You might see fewer Chinese shoppers with suitcases thanks to a new ecommerce law
Chinese shopping agents use WeChat to take orders, then fly abroad to stuff their suitcases with makeup and baby milk formula
It’s a common sight in Asia and in some other cities around the world: Chinese shoppers packing baby milk formula or makeup products into their suitcases. But it’s a sight you might start seeing a little less from now on.
(Abacus is a unit of the South China Morning Post, which is owned by Alibaba.)
The new law will fine both merchants and platforms for illegal behavior. It’s not yet clear how each platform will enforce the new law, but we’re already seeing how sellers are trying to stay out of trouble.
On social media, people are sharing pictures of daigou posts after the new law took effect. Instead of posting real pictures of products, some daigous have been posting sketchy drawings with seemingly random descriptions.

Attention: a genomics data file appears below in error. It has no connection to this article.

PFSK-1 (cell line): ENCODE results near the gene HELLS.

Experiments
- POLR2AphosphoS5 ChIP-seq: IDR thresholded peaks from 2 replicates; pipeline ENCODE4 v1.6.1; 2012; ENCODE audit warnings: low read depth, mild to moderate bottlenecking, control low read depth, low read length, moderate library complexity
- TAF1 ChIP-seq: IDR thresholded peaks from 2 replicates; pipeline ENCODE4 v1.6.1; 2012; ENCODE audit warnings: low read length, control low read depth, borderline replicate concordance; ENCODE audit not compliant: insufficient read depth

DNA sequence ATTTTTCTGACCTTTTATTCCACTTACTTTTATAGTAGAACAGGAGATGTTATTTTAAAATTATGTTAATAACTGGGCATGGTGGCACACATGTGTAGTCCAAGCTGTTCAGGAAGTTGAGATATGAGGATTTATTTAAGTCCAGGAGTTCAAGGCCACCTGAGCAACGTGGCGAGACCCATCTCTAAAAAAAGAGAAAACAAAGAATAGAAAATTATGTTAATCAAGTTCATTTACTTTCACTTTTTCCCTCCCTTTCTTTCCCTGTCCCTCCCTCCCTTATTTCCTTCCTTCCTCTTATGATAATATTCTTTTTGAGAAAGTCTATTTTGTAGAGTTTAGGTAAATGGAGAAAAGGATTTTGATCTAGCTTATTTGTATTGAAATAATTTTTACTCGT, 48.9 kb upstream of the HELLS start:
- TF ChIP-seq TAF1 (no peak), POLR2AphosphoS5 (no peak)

“Qianqian from our neighbor village has a brother named Qianbi,” says one daigou’s description for Clinique moisturizer, using Clinique’s Chinese name -- Qianbi. “Good lad, not oily. Weighs 125.”
We reached out to Tencent about what they’ll do about daigous on their platforms under the new law, and have yet to hear back. In November, Alibaba said they’ll notify them about Taobao’s new policy once the government releases more detailed regulations.
But this is only one part of changes from the new law. Among others, it also wants to crack down on fake reviews and counterfeit products from small merchants.